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Old 11-20-2014, 04:55 PM
Lucas's Avatar
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Join Date: Sep 2014
Location: Santa Barbara, CA
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Caliper rebuild and brake job

Upon removing my caliper for a bearing job, I noticed my brake pad wear was uneven. As well, the rotor had a lot more grooves on one side, and clean on the other.



I was already planning on rebuilding the caliper as preventative maintenance, once it seizes you are looking at a difference of $10 as opposed to over $100. Plus the heat stress on all those parts.

However, the uneven pads points to a problem.

I haven't seen any caliper rebuild write ups here yet, so I figured I should share. There two types of calipers on these car, read the stamp on yours to verify which kit to order. I had ATE, but this write up should apply to both. I ordered from the parts store and got lucky, they didn't ask.

There are three main components to each piston. The seal for the piston inside the bore, the boot that drops into a groove on the piston, and a clamp for the boot where it attaches to the caliper.



What ends up happening is the boot on the piston gets dry and loose, and let's moisture in. There is a seal slightly inside the bore for the piston, and the area between the edge of the bore and seal gets corroded. The piston hangs up and becomes sticky, and this causes uneven pad and rotor wear.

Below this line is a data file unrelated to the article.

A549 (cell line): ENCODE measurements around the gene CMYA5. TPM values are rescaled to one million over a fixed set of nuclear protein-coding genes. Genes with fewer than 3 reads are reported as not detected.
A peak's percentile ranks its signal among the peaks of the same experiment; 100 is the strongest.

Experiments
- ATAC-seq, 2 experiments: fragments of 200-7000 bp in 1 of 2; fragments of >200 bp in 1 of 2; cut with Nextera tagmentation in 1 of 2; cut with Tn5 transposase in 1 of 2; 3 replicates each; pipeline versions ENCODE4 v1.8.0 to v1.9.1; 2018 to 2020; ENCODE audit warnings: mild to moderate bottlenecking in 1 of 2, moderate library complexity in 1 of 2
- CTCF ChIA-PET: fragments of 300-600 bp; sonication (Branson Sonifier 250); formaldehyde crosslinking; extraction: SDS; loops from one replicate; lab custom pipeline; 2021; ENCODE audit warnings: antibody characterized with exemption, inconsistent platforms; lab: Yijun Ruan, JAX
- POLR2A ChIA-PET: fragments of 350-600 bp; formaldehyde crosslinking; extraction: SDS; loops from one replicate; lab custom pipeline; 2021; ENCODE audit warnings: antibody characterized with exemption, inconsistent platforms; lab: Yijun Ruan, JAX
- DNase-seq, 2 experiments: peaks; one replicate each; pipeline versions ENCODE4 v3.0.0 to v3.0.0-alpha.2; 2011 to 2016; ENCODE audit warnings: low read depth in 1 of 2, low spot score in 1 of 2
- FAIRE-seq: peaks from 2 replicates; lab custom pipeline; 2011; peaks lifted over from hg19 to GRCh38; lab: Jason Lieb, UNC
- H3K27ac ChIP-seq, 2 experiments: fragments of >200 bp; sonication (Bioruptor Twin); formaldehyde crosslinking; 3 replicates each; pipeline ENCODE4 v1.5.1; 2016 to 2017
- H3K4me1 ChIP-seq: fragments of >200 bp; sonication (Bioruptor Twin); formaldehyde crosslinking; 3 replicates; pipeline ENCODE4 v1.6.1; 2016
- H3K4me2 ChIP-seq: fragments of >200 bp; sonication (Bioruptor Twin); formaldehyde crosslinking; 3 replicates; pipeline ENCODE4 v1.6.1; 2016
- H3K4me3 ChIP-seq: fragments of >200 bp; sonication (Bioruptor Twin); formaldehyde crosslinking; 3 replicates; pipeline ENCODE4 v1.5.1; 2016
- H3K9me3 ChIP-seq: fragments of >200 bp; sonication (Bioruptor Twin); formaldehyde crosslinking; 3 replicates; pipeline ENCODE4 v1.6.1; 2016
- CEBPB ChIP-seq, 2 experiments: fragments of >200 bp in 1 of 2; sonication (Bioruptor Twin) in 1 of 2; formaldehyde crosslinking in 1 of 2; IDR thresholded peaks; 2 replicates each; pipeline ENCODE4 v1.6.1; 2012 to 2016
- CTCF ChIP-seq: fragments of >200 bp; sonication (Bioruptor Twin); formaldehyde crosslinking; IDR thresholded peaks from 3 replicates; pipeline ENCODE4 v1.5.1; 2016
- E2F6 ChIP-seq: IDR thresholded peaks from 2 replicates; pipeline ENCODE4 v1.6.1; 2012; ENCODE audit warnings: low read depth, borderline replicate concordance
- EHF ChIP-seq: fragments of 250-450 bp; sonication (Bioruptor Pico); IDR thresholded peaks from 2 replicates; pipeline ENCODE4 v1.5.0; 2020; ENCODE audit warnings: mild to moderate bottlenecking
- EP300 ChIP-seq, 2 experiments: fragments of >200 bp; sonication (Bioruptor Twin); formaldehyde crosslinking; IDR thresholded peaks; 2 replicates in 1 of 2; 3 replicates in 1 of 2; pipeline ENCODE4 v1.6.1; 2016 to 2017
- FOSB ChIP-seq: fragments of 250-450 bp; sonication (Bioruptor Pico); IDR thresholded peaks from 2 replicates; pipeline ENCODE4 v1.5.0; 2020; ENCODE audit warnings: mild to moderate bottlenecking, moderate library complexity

Eventually moisture gets to the seal, and past it, and your caliper freezes. All hell brakes (pun intended) loose. The piston freezes out and can't go back it, heats your rotor red hot, cooks you bearings, and you cry at replacement part costs that could have been prevented.

The easiest procedure for removing the Pistons out of the caliper is compressed air. Shoot your compressor into the bolt hole for the brake line, and one should pop out. Place it back in slightly with a c-clamp holding it, or cover the hole with an old brake pad and c-clamp, and the other should pop out with more air.



Do this in a drain pan and wear safety goggles (not glasses). Brake fluid will get everywhere.